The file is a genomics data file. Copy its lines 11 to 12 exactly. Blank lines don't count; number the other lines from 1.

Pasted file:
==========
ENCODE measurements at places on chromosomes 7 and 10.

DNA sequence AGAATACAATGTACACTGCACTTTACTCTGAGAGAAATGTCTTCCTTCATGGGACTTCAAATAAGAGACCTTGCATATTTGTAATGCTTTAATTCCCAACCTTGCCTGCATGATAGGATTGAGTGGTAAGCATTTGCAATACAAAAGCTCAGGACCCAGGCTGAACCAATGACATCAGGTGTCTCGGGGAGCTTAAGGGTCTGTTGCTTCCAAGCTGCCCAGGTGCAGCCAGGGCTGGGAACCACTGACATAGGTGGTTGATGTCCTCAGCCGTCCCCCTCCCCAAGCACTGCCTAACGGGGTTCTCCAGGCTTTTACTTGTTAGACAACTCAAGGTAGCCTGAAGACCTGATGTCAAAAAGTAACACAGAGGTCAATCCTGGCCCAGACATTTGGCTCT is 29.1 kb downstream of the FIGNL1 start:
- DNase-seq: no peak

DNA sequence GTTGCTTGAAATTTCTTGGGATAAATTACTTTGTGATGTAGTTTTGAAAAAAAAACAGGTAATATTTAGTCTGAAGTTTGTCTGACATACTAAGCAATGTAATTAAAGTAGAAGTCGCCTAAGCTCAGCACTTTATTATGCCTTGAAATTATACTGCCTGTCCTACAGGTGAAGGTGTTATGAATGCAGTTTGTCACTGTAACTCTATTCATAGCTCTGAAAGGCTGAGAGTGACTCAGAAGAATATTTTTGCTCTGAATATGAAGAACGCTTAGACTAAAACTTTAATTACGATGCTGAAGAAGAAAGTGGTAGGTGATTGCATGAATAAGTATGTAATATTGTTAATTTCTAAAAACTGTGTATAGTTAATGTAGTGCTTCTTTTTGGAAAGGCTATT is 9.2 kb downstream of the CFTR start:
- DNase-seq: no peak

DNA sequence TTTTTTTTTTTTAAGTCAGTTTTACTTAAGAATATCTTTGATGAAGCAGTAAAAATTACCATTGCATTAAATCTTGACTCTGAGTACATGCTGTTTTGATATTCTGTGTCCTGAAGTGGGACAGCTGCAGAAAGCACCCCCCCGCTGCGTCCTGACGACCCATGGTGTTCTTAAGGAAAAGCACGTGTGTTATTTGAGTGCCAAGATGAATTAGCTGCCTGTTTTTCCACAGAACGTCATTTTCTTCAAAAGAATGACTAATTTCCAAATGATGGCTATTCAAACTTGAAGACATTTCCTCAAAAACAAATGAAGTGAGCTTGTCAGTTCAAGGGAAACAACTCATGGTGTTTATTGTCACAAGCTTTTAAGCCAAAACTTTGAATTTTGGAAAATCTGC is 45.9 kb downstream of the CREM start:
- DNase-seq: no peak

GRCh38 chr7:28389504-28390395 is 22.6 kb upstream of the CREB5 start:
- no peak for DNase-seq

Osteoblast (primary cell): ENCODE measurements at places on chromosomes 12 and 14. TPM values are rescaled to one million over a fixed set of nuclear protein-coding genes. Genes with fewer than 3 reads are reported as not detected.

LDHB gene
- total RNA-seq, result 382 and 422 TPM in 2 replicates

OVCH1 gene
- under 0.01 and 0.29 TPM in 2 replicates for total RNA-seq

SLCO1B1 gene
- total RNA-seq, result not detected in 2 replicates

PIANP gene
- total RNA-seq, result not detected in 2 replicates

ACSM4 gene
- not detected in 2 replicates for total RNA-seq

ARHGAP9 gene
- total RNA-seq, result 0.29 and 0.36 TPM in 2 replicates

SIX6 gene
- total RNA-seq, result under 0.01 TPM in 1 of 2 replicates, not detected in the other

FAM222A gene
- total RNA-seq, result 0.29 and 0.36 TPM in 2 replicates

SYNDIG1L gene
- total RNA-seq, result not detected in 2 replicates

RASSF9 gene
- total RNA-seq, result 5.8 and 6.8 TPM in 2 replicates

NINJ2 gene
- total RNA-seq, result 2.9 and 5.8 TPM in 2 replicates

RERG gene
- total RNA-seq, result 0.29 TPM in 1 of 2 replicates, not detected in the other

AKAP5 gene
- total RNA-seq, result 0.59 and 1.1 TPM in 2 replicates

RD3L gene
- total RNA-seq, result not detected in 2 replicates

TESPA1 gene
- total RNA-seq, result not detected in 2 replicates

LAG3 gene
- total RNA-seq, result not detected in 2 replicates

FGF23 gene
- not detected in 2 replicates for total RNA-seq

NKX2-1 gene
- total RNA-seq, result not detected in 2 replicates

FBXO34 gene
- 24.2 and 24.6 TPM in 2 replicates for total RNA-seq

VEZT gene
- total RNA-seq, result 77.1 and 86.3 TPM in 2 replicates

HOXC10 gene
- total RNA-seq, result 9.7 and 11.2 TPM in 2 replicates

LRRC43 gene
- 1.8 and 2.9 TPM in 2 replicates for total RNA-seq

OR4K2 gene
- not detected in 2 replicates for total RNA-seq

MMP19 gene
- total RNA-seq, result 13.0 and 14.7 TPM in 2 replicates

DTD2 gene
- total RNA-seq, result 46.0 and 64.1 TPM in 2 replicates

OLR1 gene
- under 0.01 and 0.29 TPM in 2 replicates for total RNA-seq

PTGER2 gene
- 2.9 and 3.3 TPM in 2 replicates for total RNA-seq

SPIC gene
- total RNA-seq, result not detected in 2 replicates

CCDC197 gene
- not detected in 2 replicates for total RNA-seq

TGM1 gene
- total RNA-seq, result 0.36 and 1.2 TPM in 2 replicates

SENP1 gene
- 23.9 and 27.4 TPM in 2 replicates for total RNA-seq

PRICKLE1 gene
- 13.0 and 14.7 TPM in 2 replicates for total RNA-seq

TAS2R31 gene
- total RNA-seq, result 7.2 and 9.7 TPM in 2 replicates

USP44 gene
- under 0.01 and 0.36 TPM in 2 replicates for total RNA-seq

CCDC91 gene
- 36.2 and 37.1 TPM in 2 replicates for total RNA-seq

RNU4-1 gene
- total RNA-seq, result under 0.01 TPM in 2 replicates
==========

LDHB gene
- total RNA-seq, result 382 and 422 TPM in 2 replicates